I’m back from three days in sunny (yes, really) San Francisco. As usual for a PostgreSQL conference, I had a good time and had my brain nicely melted. A few talk highlights:
Query Planner (R. Haas): When investigating problematic queries, the big thing to look for is differences between your row estimates from EXPLAIN, and the actual rows from EXPLAIN ANALYZE.
PCI Compliance (D. Patel): I want to try this out: http://pgfoundry.org/projects/tablelog/, even though it doesn’t seem to be currently maintained.
pg_upgarde (B. Momjian): 44 seconds to upgrade a 150G database with pg_upgrade.
System Tables (R. Haas): Columns stay in pg_attribute, even if you drop them; the attisdropped field gets set to true. (I have about 5 lines of notes from this talk. I think I was sitting there saying “wooooow” the rest of the time.)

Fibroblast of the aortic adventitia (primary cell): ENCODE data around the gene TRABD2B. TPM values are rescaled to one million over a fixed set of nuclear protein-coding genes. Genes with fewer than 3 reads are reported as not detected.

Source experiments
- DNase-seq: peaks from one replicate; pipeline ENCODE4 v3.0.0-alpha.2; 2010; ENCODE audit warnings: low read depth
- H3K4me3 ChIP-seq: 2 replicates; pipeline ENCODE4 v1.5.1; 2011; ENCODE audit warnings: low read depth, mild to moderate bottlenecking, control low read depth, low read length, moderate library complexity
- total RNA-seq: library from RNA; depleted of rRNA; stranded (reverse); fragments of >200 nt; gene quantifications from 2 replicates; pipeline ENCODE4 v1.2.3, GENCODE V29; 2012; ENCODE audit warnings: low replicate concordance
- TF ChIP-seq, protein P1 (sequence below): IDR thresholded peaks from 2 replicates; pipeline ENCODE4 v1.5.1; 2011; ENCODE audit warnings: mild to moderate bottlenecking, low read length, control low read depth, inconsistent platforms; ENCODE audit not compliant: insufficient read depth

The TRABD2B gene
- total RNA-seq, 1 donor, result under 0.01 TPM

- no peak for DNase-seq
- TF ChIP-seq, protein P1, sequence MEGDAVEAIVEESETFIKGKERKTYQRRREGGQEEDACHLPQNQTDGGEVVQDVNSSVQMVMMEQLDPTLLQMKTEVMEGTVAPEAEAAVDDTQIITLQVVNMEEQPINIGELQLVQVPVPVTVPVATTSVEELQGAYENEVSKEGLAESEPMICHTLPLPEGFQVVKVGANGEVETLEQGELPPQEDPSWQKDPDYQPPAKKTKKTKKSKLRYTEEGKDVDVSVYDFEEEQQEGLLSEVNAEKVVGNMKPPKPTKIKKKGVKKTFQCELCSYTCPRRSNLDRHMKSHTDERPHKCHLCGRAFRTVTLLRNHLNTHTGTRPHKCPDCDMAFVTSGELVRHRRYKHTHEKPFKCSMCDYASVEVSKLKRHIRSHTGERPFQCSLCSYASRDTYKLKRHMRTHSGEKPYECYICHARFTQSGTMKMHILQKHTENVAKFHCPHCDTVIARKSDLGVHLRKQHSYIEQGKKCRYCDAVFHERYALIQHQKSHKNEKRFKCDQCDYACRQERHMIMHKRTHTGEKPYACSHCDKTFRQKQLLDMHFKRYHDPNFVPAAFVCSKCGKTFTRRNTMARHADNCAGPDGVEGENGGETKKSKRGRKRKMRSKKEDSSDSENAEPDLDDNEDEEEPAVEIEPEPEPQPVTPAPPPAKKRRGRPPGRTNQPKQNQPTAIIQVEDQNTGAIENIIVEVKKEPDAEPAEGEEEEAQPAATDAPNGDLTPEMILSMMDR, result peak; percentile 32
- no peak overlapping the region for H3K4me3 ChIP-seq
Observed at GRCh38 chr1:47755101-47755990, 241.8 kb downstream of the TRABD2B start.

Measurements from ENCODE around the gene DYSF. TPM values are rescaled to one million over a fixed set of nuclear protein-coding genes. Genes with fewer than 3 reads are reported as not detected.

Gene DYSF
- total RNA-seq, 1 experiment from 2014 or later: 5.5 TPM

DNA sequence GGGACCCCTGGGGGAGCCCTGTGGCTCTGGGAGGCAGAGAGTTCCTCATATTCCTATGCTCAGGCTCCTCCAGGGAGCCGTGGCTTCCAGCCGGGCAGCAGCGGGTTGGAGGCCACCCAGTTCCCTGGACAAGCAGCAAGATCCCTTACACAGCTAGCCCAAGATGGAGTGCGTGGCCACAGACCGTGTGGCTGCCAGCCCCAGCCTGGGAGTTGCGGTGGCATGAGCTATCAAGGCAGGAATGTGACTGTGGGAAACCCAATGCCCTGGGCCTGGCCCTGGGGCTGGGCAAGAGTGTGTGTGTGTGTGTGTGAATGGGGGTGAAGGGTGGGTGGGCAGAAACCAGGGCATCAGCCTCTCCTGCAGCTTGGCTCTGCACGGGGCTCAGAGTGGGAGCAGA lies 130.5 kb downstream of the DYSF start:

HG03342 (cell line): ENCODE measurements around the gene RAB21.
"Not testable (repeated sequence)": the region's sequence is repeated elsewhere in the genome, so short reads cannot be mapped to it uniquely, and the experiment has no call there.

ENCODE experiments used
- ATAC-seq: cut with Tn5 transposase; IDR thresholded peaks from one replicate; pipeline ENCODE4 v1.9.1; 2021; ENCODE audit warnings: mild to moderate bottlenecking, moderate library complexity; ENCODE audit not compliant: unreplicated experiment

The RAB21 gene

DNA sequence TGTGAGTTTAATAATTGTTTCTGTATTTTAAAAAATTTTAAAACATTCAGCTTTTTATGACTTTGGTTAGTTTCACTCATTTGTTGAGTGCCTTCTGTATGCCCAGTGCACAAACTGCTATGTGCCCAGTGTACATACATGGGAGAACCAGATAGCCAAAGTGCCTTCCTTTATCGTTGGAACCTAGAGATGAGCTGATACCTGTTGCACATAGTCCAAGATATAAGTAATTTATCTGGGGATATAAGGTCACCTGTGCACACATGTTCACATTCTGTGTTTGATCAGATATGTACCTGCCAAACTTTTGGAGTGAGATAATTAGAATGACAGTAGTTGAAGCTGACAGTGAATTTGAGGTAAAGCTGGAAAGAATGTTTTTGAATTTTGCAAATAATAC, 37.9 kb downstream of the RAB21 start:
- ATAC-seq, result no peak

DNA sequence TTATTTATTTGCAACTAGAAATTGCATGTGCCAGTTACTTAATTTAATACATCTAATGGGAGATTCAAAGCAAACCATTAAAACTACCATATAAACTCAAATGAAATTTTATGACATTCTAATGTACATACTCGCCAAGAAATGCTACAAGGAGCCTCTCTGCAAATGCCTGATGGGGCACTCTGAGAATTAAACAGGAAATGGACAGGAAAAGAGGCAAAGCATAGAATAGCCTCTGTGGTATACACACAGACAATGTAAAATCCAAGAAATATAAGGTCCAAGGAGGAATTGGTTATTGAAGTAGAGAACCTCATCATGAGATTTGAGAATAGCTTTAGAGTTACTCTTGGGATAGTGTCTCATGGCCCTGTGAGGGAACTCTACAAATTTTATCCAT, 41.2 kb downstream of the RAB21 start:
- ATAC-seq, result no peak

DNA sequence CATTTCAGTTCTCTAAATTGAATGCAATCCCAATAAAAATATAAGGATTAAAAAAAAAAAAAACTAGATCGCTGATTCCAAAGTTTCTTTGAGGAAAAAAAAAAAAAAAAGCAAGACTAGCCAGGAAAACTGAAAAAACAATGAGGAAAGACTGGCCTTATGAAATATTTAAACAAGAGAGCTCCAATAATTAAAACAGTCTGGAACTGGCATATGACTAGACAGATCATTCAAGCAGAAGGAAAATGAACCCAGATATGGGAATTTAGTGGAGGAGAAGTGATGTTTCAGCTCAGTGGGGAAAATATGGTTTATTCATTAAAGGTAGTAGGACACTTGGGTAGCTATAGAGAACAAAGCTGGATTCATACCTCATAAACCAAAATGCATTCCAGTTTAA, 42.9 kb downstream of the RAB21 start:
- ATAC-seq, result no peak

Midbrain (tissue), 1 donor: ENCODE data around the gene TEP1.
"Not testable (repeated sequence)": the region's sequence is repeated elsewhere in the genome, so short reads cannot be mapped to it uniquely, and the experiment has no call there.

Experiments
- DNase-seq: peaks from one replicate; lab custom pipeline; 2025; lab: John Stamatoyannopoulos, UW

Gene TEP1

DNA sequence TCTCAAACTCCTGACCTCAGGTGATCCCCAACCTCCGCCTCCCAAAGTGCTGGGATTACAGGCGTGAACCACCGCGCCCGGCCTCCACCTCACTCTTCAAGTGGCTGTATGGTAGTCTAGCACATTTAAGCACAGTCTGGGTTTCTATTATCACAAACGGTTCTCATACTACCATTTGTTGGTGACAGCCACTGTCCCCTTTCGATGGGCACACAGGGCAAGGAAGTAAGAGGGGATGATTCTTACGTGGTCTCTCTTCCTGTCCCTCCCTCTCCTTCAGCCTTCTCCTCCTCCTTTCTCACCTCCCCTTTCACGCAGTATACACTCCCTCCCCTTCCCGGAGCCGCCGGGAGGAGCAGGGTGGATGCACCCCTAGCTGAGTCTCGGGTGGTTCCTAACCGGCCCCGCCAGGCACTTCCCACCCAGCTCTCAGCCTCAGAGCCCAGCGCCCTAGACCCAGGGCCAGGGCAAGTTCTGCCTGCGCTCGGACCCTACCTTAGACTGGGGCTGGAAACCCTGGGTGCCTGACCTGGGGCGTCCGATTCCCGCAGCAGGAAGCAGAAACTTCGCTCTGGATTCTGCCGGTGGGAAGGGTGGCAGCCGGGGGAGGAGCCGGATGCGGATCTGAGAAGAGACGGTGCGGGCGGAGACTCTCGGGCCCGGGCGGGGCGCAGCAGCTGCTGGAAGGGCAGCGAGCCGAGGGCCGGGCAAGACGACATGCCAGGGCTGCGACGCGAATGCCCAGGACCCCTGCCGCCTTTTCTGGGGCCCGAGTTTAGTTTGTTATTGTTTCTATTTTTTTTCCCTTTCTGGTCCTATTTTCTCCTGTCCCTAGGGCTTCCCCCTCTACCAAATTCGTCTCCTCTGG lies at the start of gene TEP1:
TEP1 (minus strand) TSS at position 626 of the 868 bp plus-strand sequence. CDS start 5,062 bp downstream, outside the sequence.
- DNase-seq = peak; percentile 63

Scaling with Postgres (R. Treat): Perfect relational modeling is not the goal when you’re thinking about scaling.
Temporal Datatypes (J. Davis): Scheduling conflicts will be enforced in real life if they are not enforced in the database.
Of course, the hallway track was where I really learned the most. I got some good comments on my talk, which I’ll be incorporating into its next iteration. I also met a lot of new people, mostly SF locals, and I finally got to meet Dave Page, Robert Haas, Jignesh Shah, and the elusive Greg Stark.
There were some glitches this time: there were no lightning talks ;), room and schedule updates weren’t communicated effectively to attendees, and we had a few speaker no-shows (and no apparent backup plan). I really want to thank Rob Treat for stepping up & filling one of the empty slots!